The biggest and from the Indian viewpoint most menacing power in the neighborhood is China -- a country with which India has had longstanding tensions over border and territorial issues. China's past assistance to Pakistan's nuclear programme and its ongoing efforts to build influence with other smaller countries in the region, particularly those on India's border such as Burma, are proof at least in the minds of Indians that China is trying to encircle India. Whereas most of the countries in Southeast Asia see Chinese aspirations as limited to that of a regional power that wants recognition and respect, India is wary of China's aspirations both in the region and globally.
The Indian fear of China seems to me to be larger than reality but it is real nonetheless, and it is a major reason why India has been seeking improved relations with the United States. The Clinton administration, recognising that improved relations would be in America's interest as well as India's, wisely took advantage of this opportunity. India is the largest democracy in Asia and a potentially important partner in our efforts to promote regional stability, economic growth and more open political systems in surrounding countries. It is a fledgling nuclear power with the potential to affect the nuclear balance in South Asia as well as our non-proliferation goals on a global level. It is involved in a longstanding conflict with Pakistan, which could erupt into another war possibly at the nuclear level. It is a player in a region dominated by China with whom the
US has mutual interests but also major differences.
While the United States and India have differences over serious issues related to the development of India's nuclear programme, labour and the environment, Cold War politics and alliances no longer stand in the way of improved relations. In fact, as many of my Indian hosts suggested, the United States and India are "natural allies." Both are vibrant democracies; Indian American family ties are strong and extensive. As India has begun to open and liberalise its economy over the past decade, American business and investment in India has grown, particularly in the high tech region of Bangalore, and America has become India's largest trading partner and a source of foreign investment. And on the flip side, Indians are playing a major role in the growth of our high tech industry in California, Massachusetts, New York and elsewhere. Together with the Taiwanese, Indians own more than 25% of the firms and supply more than 25%
The potential exists for the US and India to have a strong cooperative relationship across a broad range of issues. President Clinton's visit to India was an important step in laying the foundation for this new relationship. Working groups were set up on trade, clean energy and environment, and science and technology. A broad range of environmental, social and health agreements were signed. To strengthen economic ties, $2 billion in Eximbank support for US exports to India was announced; US firms signed some $4 billion in agreements with Indian firms. The effort to institutionalise dialogue was capped by an agreement between President Clinton and Prime Minister Vajpayee for regular bilateral summits between the leaders of both countries. An invitation was extended to the Prime Minister to visit Washington, which he did last September. During that visit the two leaders agreed to expand cooperation in the areas of arms control, terrorism and AIDS.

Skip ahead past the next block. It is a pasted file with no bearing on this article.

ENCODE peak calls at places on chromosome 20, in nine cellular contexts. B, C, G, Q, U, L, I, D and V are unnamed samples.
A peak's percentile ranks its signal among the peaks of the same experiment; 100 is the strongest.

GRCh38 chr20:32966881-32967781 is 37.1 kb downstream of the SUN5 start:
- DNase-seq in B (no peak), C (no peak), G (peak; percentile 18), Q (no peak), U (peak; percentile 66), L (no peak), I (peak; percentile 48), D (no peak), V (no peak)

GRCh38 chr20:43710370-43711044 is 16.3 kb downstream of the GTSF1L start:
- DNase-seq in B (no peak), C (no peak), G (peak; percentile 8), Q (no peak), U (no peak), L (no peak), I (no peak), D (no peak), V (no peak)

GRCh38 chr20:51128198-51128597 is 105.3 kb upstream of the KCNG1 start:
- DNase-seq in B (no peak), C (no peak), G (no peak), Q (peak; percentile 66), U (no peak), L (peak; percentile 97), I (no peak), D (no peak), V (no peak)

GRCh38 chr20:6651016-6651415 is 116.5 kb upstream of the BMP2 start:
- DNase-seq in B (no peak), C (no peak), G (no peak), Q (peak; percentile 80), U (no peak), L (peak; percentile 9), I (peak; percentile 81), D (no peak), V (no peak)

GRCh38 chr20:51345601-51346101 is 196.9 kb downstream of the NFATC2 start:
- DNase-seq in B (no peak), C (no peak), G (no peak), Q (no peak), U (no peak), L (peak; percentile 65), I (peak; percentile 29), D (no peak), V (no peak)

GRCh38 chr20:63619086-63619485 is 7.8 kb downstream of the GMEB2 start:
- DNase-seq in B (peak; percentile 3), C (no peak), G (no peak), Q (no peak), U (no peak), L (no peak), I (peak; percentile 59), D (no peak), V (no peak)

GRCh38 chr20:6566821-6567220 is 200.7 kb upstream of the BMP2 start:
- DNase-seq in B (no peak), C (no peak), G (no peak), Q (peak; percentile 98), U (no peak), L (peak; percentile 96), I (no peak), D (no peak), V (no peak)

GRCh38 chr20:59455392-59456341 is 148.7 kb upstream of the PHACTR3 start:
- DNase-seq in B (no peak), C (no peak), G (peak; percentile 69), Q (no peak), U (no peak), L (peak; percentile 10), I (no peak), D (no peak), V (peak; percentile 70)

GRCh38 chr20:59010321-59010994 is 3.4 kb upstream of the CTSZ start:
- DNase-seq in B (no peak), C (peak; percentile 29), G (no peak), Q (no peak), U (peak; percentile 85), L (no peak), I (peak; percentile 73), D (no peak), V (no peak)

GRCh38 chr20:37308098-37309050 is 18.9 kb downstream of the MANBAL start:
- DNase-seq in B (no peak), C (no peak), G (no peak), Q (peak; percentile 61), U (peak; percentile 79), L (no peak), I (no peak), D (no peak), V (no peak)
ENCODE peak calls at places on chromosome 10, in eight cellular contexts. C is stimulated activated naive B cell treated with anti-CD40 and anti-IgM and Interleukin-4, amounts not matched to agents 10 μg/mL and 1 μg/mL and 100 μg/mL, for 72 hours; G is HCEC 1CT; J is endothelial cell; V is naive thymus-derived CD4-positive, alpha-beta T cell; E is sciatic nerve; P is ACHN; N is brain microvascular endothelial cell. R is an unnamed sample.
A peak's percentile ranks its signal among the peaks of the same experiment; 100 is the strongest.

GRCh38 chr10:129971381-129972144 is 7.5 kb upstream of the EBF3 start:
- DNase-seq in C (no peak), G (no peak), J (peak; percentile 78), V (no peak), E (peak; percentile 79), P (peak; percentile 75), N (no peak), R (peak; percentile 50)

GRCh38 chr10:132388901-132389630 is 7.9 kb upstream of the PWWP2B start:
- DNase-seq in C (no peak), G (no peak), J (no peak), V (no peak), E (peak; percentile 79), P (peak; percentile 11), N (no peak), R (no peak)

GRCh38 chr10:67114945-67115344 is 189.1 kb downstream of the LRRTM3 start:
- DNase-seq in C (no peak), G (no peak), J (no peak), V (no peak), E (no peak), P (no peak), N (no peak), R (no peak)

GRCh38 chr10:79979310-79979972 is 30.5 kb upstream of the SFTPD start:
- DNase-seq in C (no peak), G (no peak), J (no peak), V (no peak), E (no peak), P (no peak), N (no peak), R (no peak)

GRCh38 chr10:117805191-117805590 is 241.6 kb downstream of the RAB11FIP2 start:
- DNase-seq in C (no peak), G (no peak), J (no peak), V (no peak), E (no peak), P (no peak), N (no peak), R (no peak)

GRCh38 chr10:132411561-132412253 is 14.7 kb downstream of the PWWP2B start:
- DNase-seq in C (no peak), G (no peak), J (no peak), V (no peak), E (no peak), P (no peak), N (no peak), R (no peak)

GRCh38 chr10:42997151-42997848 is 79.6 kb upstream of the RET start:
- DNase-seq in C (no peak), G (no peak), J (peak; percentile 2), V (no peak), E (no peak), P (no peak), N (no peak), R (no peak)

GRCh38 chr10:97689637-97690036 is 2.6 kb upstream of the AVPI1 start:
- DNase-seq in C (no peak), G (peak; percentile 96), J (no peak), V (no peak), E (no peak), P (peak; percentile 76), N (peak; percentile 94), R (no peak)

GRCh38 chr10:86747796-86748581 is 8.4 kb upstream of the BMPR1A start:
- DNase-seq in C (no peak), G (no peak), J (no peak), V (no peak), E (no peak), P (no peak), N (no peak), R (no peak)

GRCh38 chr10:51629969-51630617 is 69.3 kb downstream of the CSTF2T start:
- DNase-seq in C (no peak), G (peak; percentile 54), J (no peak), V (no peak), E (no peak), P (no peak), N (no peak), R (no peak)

The seeds have been sown for a new Indo-American relationship. It is up to the [George] Bush administration to nurture them. The administration must devote time and attention to the relationship -- and to developments in the region -- on a consistent basis, not on a crisis only basis. President Clinton and Prime Minister Vajpayee set out to regularise bilateral contacts not only at the working level but also at the highest levels. President Bush should continue this process. Personal diplomacy at the highest levels, particularly when dealing with Asian countries, is an essential element of relationship building. I also believe that the time is long overdue for the United States to distinguish, once and for all, between India and Pakistan and to treat each differently and according to the demands of those bilateral relationships.
A constant source of irritation for Indians has been the inability or unwillingness of the United States to differentiate between India and Pakistan. From their perspective, India's commitment to democracy and economic reform dictate that the United States have a different relationship with India than with Pakistan, which has a military regime that supports terrorism. I agree that a distinction must be drawn. That the United States lumps them together or even worse is soft on Pakistan is clearly unacceptable from the Indian point of view. To a certain extent, they have a point. To a certain extent, they have made their point accurately.